Wilco – The Whole Love

Most of the reviews I’ve read of Wilco’s The Whole Love, released today, have compared the album to Wilco’s previous records. And while I do see the purpose of reviewing an album in this manner, I’m going to refrain from doing so this time for two reason:

  1. While a band’s full catalog is definitely an important thing to consider when looking at any album, each piece of music offered should be taken as is. Thus, since this was presented as an album, we”l do our very best to review it as an album, independent of anything else.
  2. Despite my love for this band, my main focus has always been on Yankee Hotel Foxtrot (which is, I guess, like someone saying they’re a Beatles fan because they liked Abbey Road). I loved Sky Blue Sky and even think Wilco (the album) was brilliant as well, but I can’t really properly review this album in light of all of this band’s work because I simply have not mastered it well enough.

That said, The Whole Love is a magical album, and it’s pleasant to see this band’s sound age well with time, without losing any of the edge that they’ve so artfully cultivated over the years.

The album opens with “The Art of Almost,” an intense rocker featuring a stupefying beat by drummer Glen Kotche which swells and builds, with layers of guitar, keys, and vocals, culminating with a let-loose solo by guitar extraordinaire courtesy of Nels Cline that would make a Wilco believer out of anyone. “I Might” continues with 60s influenced psychedelic pop sound along with Tweedy’s lyrics that make little to no sense, but lack nothing for creativity: “Magna Carta’s on a Slim Jim, but, brother/Sonic sound with a cold clean tote is a mother,”  as well as the always great suggestion to not “set the kids on fire.”

Tweedy battles depression and ruined relationships over the course of the album as well. “Sunloathe” lulls us back to sleep with it’s oozing sound, as Tweedy seems to be battling something (depression? illness?) as he second guesses his most natural instincts, by hating the sun, his memories, and threatens to end his life. “Dawned On Me” is an upbeat rocker which shows us a less depressed Tweedy, who’s now content with the sun” “to the East and the West/the sun rises and sets/that’s the sun at it’s best”, in an ode to a past lover, with whom he may fall for again in the future: “I can’t help it if I fall in/ love with you again I’m calling/ just to let you know it dawned on me.” We continue in the vein of odes to past lovers with “Black Moon,” one of the most beautiful songs on the album: “I’m waiting for you/ waiting forever/ on a black mountain.”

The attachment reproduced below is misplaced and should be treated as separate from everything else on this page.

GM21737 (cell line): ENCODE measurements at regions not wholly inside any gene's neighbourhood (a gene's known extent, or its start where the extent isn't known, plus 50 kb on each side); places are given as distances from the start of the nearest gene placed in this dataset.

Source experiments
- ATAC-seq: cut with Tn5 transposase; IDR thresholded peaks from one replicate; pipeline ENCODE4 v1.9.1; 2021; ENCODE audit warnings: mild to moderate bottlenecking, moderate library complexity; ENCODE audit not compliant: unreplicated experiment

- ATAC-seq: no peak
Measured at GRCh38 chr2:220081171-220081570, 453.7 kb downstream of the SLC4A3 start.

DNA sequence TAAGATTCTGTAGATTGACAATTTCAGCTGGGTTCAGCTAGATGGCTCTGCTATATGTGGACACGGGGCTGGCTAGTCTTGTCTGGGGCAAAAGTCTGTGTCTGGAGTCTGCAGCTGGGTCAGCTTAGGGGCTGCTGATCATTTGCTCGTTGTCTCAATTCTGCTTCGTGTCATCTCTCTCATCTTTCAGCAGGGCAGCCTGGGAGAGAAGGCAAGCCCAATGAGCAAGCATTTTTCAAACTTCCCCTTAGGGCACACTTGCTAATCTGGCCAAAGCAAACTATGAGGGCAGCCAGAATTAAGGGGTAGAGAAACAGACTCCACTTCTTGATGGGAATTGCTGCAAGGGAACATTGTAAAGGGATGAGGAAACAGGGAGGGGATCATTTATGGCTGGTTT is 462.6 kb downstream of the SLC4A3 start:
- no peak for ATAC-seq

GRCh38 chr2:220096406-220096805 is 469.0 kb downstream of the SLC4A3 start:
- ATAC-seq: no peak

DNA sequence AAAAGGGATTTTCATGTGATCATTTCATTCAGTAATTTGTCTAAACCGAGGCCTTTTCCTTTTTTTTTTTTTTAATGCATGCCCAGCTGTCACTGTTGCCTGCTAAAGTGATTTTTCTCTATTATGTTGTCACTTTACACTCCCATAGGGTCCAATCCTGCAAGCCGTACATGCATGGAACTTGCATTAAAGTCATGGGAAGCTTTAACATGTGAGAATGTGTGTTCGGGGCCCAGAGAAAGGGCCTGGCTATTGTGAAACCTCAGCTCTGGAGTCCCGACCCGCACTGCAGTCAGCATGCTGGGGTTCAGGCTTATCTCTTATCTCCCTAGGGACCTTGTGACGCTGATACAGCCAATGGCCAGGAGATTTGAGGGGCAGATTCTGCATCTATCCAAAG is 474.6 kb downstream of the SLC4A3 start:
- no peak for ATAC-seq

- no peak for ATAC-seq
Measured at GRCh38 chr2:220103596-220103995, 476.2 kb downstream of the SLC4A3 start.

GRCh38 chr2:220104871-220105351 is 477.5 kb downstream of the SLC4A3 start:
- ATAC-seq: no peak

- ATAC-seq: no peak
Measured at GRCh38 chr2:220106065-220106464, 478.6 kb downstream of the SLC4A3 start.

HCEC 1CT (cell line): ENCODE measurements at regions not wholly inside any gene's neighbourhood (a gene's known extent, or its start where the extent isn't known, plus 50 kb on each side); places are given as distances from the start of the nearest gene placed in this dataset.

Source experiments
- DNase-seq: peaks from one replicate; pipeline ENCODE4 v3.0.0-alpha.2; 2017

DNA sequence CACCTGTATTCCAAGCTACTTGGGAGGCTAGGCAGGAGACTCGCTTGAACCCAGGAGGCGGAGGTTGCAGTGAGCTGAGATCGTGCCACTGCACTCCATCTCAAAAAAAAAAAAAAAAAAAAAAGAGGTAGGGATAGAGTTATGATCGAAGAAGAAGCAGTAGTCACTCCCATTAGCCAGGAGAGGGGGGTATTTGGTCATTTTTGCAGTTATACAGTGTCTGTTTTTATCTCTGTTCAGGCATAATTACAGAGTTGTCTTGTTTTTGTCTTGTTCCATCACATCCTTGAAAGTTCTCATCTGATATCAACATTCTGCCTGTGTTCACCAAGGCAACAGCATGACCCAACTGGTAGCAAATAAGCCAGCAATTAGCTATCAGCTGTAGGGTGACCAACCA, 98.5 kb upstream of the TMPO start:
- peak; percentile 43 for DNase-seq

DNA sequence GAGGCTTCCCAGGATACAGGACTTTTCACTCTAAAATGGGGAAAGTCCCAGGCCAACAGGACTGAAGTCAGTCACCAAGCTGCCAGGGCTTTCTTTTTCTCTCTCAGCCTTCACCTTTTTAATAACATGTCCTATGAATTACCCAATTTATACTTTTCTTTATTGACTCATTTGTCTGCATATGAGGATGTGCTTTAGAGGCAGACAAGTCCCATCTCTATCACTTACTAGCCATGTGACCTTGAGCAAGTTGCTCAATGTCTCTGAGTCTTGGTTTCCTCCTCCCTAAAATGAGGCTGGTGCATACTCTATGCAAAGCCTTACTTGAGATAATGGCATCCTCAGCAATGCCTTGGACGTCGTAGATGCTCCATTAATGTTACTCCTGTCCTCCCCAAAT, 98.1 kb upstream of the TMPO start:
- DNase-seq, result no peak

“Born Alone” is another inane lyrical one. which borders on poetical genius: I am the driver at the wheel of the order/ marching circles at the gate/ my eyes have seen the fury/ so flattered by fate.” “Open Mind” is a Dylan-esque ballad reminiscent of “Stuck Inside of Mobile With The Memphis Blues Again.” “Capitol City” feels like a summertime carnival or a drive-in movie: buttery popcorn, cotton candy, warm nights, and good times.

The album closes with the twelve minute “One Sunday Morning (Song for Jane Smiley’s Boyfriend).” The tape was rolling as Wilco sat down to learn the chords to this one, and they jammed on it for over twelve minutes. After hearing the tape back, they decided to put this raw version on the album, and Tweedy wrote the remaining lyrics and laid them on top. There’s something magical about this track that gives is a beautifully nostalgic feeling that tugs at the heart, and makes the listener sit back and catch their breath. The simple chords and slight piano riff perfectly accompany Tweedy’s whispered lyrics throughout this one. Lyrically, this song may be about a father losing a son (“one Sunday morning/ oh, one son is gone”), a son losing a father (“I am cold for my father/ frozen underground”), or a religious person’s battle with faith and doubt (“I said it’s your God I don’t believe in/ no, your Bible can’t be true”). Either way, the lyrics seem to both comfort in the way memories only can – Tweedy reminds us of pain and loss, but it’s through memories that he does so, in the dreamy quality of this track which seems to (and does) go on forever.

The emotions that Tweedy presents lyrically in this album are deep, silly, profound, sad, and memorial. Instead of writing pure poetry or meaningless lyrics, Tweedy makes this album truly connectable by sharing emotions that all of us feel. This is The Whole Love‘s greatness and this is why the album is so darn good. It’s musically different and exciting, with lyrics that, without sounding cheesy or cliche, we all can understand and relate to. Well done, Wilco. Well done indeed.

Wilco – Art of Almost

Wilco – One Sunday Morning (Song for Jane Smiley’s Boyfriend)

One response to “Wilco – The Whole Love

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